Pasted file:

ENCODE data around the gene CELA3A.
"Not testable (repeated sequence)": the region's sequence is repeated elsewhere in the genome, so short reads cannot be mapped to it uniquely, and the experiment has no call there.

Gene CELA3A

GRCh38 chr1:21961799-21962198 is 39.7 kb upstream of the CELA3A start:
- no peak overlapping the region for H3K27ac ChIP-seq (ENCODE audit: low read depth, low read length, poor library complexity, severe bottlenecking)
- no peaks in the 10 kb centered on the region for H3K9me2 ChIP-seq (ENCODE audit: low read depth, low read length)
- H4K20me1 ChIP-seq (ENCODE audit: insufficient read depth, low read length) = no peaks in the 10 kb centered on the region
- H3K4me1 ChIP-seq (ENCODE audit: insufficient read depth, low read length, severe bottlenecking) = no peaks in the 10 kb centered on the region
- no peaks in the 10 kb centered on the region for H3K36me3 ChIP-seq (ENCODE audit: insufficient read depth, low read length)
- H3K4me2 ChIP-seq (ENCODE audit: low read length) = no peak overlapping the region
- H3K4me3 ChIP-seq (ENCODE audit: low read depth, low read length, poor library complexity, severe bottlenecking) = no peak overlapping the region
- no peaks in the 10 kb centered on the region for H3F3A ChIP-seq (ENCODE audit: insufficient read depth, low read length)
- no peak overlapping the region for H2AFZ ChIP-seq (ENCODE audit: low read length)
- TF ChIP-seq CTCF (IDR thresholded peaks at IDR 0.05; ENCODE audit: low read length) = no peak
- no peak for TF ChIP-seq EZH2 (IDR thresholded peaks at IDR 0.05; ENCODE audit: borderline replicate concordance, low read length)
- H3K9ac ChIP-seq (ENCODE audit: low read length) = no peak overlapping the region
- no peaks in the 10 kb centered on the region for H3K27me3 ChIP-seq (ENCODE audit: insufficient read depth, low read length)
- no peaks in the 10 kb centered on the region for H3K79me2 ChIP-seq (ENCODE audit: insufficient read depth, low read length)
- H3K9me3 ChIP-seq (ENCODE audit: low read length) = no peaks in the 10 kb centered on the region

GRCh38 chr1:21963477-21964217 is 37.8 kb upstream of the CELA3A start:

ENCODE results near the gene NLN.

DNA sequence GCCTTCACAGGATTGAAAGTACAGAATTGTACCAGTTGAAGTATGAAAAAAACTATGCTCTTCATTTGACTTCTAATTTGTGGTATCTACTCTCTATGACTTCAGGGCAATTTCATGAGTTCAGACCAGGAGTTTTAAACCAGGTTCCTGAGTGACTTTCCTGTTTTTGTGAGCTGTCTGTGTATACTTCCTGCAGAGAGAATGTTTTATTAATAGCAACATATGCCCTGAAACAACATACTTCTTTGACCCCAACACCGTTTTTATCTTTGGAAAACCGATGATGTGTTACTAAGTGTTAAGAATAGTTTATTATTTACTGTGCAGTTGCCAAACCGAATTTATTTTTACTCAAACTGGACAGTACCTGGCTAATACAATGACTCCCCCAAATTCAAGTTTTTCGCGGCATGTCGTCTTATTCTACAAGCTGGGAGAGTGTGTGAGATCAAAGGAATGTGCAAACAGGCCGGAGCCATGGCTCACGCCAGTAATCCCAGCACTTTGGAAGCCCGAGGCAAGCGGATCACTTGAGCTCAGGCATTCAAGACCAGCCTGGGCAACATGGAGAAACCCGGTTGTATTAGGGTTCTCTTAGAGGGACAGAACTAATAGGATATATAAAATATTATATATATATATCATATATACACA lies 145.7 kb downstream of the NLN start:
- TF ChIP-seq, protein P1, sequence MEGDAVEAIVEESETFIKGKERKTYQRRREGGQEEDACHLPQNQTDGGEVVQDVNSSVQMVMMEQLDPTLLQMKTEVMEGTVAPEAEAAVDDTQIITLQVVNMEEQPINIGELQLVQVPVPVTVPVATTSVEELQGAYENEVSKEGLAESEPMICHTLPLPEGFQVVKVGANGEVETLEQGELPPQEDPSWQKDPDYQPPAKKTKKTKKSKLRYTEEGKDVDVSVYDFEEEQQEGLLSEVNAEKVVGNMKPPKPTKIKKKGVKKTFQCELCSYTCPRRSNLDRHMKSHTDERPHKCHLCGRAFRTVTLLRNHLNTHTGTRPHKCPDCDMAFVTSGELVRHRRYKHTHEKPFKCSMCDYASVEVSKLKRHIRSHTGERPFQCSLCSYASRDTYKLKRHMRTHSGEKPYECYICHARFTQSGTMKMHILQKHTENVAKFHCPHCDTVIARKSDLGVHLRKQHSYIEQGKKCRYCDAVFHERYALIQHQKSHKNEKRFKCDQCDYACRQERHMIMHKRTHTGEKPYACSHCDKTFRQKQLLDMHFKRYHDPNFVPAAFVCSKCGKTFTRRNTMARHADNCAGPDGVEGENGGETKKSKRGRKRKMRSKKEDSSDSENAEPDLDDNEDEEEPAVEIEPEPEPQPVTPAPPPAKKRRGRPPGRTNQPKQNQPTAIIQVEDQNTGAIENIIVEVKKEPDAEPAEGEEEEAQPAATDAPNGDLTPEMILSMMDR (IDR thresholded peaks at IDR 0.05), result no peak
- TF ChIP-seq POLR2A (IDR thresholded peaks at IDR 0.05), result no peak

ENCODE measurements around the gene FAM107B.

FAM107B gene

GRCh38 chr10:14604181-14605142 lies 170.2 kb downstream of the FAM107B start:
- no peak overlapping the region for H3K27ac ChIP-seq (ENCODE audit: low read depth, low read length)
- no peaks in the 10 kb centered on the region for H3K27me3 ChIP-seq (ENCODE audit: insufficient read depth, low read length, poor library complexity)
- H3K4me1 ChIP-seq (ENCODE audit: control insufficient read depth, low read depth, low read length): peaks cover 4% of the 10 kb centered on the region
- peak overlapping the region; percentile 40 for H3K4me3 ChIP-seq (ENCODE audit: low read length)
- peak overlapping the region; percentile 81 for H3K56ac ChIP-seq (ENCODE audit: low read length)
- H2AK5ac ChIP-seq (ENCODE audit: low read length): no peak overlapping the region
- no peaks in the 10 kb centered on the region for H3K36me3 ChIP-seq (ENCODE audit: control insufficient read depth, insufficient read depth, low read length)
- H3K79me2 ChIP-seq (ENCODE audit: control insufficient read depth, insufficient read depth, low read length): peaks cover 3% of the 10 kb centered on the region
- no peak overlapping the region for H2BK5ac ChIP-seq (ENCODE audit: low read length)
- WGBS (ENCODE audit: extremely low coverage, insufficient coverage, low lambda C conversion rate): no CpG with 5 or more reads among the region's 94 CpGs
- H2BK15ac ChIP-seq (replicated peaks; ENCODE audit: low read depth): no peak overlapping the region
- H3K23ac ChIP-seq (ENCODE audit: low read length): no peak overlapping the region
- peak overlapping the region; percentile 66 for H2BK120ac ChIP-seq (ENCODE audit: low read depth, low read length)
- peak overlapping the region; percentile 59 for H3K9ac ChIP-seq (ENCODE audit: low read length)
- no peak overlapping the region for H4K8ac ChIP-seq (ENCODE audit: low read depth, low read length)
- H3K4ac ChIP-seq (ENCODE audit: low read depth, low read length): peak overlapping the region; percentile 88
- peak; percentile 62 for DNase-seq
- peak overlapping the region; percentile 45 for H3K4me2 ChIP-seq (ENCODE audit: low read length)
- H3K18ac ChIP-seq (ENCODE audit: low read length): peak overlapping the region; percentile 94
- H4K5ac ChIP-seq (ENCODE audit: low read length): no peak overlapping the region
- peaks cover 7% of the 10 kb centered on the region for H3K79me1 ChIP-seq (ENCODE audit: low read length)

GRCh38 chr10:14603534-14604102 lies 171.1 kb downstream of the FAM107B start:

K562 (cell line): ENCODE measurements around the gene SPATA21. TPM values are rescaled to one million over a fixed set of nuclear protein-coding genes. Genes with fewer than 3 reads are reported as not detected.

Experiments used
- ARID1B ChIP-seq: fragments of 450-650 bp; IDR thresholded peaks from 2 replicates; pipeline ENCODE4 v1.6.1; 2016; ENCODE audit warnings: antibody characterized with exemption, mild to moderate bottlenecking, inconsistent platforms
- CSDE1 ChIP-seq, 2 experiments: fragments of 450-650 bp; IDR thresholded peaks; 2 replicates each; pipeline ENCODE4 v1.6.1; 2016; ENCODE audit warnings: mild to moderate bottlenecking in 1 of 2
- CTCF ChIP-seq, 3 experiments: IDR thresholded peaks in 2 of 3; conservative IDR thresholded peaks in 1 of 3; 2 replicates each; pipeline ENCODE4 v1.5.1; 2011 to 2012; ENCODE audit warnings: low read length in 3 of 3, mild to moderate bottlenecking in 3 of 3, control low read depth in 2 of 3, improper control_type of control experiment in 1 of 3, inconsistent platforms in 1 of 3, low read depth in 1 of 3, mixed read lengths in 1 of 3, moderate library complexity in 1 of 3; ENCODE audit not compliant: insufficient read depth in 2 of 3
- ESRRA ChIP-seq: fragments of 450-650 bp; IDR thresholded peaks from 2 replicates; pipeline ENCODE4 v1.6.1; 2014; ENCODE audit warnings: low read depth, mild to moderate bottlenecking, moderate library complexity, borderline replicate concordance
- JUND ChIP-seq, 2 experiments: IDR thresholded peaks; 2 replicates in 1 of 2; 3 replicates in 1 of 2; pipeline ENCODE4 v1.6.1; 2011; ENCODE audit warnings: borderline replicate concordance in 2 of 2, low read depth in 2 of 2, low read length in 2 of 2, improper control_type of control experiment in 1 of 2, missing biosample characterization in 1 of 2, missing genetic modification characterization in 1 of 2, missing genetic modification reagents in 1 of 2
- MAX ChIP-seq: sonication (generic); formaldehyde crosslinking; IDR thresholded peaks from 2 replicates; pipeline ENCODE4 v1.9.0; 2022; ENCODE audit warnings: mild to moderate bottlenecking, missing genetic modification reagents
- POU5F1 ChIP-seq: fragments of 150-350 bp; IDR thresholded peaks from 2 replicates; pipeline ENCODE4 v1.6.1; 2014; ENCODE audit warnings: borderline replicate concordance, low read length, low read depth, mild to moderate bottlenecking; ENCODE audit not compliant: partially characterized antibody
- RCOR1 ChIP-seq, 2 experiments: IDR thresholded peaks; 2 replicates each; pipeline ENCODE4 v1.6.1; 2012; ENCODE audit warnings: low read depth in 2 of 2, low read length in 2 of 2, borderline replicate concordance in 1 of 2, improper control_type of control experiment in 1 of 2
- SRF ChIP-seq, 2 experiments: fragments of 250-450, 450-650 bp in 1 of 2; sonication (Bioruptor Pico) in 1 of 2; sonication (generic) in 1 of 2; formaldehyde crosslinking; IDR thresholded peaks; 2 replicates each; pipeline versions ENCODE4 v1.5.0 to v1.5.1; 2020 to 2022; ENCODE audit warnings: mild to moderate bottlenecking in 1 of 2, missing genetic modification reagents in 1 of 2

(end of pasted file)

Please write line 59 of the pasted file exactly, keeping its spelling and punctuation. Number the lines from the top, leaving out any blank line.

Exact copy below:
- RCOR1 ChIP-seq, 2 experiments: IDR thresholded peaks; 2 replicates each; pipeline ENCODE4 v1.6.1; 2012; ENCODE audit warnings: low read depth in 2 of 2, low read length in 2 of 2, borderline replicate concordance in 1 of 2, improper control_type of control experiment in 1 of 2